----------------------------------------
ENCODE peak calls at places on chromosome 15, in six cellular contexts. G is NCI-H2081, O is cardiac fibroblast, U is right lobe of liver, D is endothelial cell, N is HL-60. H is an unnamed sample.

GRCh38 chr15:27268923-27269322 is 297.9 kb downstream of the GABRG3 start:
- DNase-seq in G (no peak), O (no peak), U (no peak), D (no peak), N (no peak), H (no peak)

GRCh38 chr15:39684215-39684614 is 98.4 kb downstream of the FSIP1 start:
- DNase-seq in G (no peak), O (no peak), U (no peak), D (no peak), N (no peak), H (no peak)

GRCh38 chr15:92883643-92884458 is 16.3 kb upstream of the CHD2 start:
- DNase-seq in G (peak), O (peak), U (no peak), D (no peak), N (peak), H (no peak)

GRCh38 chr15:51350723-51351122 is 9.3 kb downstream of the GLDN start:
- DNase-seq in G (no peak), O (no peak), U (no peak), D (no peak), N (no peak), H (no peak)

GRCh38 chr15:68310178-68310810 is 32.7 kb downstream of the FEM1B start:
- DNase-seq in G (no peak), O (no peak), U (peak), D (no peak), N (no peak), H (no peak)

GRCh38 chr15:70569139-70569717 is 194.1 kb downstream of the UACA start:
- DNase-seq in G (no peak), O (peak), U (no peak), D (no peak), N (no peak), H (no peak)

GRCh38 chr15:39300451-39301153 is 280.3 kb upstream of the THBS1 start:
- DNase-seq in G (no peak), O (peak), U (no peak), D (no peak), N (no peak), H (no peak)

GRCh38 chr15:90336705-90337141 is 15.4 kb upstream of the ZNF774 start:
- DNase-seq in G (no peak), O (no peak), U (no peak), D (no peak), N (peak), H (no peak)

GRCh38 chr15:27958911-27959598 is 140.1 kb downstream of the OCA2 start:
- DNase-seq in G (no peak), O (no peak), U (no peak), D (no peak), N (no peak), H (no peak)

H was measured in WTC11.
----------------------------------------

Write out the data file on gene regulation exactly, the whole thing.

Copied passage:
ENCODE peak calls at places on chromosome 15, in six cellular contexts. G is NCI-H2081, O is cardiac fibroblast, U is right lobe of liver, D is endothelial cell, N is HL-60. H is an unnamed sample.

GRCh38 chr15:27268923-27269322 is 297.9 kb downstream of the GABRG3 start:
- DNase-seq in G (no peak), O (no peak), U (no peak), D (no peak), N (no peak), H (no peak)

GRCh38 chr15:39684215-39684614 is 98.4 kb downstream of the FSIP1 start:
- DNase-seq in G (no peak), O (no peak), U (no peak), D (no peak), N (no peak), H (no peak)

GRCh38 chr15:92883643-92884458 is 16.3 kb upstream of the CHD2 start:
- DNase-seq in G (peak), O (peak), U (no peak), D (no peak), N (peak), H (no peak)

GRCh38 chr15:51350723-51351122 is 9.3 kb downstream of the GLDN start:
- DNase-seq in G (no peak), O (no peak), U (no peak), D (no peak), N (no peak), H (no peak)

GRCh38 chr15:68310178-68310810 is 32.7 kb downstream of the FEM1B start:
- DNase-seq in G (no peak), O (no peak), U (peak), D (no peak), N (no peak), H (no peak)

GRCh38 chr15:70569139-70569717 is 194.1 kb downstream of the UACA start:
- DNase-seq in G (no peak), O (peak), U (no peak), D (no peak), N (no peak), H (no peak)

GRCh38 chr15:39300451-39301153 is 280.3 kb upstream of the THBS1 start:
- DNase-seq in G (no peak), O (peak), U (no peak), D (no peak), N (no peak), H (no peak)

GRCh38 chr15:90336705-90337141 is 15.4 kb upstream of the ZNF774 start:
- DNase-seq in G (no peak), O (no peak), U (no peak), D (no peak), N (peak), H (no peak)

GRCh38 chr15:27958911-27959598 is 140.1 kb downstream of the OCA2 start:
- DNase-seq in G (no peak), O (no peak), U (no peak), D (no peak), N (no peak), H (no peak)

H was measured in WTC11.